"Frozen 99 million years": In ancient amber discovered beetle pollinator

Cristina Cross
August 19, 2018

The findings, according to the study, indicate that these Boganiidae beetles were ancient cycad pollinators, making cycads potentially the first plants that were pollinated by insects.

Cycads, they cicadinae, are among the most ancient gymnosperms, which appeared on the planet before flowering.

Evidence for early pollination is sparse, which is why this new study is so exciting.

Specifically, the team found and analyzed a 99-million-year-old boganiid beetle trapped inside a Burmese amber from Kachin State, Myanmar. If so, that may mean that beetles were pollinating plants more than a hundred million years before butterflies and bees were first pollinating flowers, which may have been around 130 million years ago.

A paleontologist from the University of Bristol and lead author of the new study said that this is the only beetle of the genus buganini from over 22 000 of amber objects, which is currently housed in the Nanjing Institute of Geology and paleontology (which also now contains a new fossil). When a beetle flies to the cones of a male plant, perhaps seeking pollen to eat or for a place to lay its eggs, it brushes against the pollen.

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The age of the finds can surprise anyone.

After cutting, trimming, and polishing the specimen to get a better look under a microscope, Cai's excitement only grew. "This type of pollen only belongs to cycads - and the beetle and pollen matched!"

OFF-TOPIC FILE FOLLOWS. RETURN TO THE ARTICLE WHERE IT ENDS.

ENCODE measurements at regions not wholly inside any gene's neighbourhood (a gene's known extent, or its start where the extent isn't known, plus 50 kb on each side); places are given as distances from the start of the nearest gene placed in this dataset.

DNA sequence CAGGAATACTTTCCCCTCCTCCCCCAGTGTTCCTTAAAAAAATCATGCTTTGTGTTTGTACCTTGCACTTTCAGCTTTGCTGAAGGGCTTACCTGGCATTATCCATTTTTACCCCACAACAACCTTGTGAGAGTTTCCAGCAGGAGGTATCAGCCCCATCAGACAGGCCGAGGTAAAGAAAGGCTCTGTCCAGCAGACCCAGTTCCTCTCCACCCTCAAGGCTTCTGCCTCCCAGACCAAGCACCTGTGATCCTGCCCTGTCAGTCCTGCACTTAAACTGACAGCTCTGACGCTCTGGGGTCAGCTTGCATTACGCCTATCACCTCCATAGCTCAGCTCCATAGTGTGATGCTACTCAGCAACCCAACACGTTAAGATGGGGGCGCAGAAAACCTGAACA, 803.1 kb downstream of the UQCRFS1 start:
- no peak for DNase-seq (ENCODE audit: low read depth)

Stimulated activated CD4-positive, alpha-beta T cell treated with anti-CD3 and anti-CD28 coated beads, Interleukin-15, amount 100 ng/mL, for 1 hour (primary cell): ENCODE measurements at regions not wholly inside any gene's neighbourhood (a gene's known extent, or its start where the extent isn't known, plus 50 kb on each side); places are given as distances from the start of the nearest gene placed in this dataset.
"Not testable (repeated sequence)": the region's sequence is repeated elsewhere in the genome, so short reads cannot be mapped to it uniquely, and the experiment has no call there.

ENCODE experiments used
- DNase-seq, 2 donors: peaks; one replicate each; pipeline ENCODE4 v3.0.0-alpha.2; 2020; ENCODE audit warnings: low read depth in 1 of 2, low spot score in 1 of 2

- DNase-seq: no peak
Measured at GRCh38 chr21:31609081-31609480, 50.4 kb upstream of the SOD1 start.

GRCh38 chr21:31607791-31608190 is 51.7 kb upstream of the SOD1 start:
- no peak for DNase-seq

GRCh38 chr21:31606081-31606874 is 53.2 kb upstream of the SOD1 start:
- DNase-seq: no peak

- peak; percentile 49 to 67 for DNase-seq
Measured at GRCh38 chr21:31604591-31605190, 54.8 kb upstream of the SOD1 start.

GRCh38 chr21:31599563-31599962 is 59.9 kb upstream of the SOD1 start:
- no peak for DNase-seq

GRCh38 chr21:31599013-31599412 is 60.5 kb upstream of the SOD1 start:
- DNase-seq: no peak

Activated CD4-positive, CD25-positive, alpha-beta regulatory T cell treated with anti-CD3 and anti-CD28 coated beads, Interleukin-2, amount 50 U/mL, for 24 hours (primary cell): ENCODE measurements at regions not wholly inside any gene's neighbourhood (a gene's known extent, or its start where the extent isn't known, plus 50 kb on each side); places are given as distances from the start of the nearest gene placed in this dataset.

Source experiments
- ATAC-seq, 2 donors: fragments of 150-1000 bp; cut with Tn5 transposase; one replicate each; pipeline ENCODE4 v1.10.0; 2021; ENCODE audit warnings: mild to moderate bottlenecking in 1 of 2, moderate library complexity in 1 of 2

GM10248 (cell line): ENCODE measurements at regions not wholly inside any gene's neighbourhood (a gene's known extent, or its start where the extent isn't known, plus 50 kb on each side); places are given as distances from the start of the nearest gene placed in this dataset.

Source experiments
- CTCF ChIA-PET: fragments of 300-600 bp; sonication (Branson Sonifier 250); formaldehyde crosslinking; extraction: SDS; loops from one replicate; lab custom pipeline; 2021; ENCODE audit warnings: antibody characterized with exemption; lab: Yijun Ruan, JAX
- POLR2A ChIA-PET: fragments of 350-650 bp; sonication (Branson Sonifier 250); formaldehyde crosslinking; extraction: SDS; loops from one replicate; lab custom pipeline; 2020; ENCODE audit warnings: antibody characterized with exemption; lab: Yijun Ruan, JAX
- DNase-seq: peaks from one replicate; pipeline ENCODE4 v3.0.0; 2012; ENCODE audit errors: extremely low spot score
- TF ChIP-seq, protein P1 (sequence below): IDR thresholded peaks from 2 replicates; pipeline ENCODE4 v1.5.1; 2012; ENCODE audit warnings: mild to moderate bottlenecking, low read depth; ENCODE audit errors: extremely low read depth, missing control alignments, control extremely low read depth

He also conducted an extensive DNA analysis to explore the beetle's family tree and found the fossilised beetle belonged to a sister group to the Australian Paracucujus, which pollinates the relic cycad Macrozamia riedlei today.

This discovery also has evolutionary implications. The world's oldest existing life is still kind of a mystery and this amber fossil changes a bit of what we know until now. Cai says it's very probable that beetle pollination of cycads evolved before the eventual breakup of the Gondwana supercontinent during the Early Jurassic, some 167 million years ago. The finding, along with the current disjunct distribution of related beetle-herbivore and cycad-host pairs in South Africa and Australia, support an ancient origin of beetle pollination of cycads, the researchers say. In addition, Cai is confident that the same Myanmar deposit could yield larger cycad fossils as well, such as fossilized leaves.

This incredible find is all the more valuable considering that boganiid beetles scarcely turn up in fossil records.

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